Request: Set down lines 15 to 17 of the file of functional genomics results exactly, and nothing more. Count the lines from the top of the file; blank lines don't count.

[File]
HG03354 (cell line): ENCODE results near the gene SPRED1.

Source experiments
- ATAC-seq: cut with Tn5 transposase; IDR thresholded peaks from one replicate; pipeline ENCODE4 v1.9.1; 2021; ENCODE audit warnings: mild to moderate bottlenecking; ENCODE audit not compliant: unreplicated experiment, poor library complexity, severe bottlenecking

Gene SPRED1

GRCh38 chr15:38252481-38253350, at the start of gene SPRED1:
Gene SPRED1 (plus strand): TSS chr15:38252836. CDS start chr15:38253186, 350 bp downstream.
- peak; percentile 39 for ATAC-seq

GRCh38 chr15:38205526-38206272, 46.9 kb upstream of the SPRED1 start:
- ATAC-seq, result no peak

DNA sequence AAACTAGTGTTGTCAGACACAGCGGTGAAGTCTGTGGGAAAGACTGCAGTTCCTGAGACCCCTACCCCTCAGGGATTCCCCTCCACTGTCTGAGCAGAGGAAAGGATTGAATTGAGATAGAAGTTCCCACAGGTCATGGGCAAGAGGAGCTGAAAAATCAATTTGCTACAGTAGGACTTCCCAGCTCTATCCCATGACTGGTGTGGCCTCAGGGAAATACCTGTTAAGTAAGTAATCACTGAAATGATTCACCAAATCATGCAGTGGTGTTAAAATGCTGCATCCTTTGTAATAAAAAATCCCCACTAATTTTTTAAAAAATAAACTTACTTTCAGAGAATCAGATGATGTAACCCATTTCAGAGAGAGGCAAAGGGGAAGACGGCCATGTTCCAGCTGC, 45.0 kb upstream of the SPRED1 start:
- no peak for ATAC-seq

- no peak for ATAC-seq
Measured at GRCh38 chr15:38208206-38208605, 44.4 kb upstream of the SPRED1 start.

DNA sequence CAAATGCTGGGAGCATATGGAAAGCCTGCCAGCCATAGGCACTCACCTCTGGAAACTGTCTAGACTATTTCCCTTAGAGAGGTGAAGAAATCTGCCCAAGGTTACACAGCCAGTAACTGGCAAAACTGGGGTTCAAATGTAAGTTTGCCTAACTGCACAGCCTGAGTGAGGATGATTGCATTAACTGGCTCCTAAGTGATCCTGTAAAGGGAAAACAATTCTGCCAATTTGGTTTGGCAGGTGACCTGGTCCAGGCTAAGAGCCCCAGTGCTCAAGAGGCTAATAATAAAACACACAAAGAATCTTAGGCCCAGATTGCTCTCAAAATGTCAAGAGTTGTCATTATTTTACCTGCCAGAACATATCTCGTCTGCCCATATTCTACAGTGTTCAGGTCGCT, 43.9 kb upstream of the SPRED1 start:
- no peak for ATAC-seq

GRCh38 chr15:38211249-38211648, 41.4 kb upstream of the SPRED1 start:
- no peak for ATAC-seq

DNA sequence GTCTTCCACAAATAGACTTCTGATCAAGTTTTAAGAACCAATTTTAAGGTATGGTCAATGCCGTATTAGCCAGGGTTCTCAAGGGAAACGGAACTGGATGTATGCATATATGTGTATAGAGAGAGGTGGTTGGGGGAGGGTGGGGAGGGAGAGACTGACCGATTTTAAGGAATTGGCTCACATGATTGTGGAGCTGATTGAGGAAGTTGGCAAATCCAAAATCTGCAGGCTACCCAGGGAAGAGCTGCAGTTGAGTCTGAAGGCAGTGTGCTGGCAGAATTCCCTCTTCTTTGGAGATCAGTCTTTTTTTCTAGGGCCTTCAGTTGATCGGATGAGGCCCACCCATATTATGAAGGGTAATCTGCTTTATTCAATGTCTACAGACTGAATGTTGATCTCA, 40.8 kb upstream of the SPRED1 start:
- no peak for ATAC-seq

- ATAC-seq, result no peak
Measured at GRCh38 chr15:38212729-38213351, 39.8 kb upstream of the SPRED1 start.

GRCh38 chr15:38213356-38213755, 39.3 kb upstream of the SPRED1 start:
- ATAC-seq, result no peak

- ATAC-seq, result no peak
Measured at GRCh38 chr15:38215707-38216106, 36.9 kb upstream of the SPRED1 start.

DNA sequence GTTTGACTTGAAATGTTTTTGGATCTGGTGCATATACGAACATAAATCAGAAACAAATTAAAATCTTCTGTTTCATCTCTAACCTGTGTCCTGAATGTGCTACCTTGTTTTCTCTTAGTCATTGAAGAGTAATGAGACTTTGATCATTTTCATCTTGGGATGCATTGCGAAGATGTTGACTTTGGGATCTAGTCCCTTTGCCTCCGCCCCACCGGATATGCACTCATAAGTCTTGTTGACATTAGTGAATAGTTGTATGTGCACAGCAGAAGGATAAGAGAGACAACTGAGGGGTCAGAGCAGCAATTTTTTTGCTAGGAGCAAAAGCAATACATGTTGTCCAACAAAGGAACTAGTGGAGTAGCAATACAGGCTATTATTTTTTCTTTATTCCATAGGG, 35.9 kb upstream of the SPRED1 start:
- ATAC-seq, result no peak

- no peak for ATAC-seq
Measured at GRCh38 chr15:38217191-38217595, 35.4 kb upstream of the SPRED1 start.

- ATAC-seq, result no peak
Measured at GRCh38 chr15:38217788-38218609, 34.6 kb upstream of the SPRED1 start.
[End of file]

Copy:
- no peak for ATAC-seq

GRCh38 chr15:38211249-38211648, 41.4 kb upstream of the SPRED1 start:
- no peak for ATAC-seq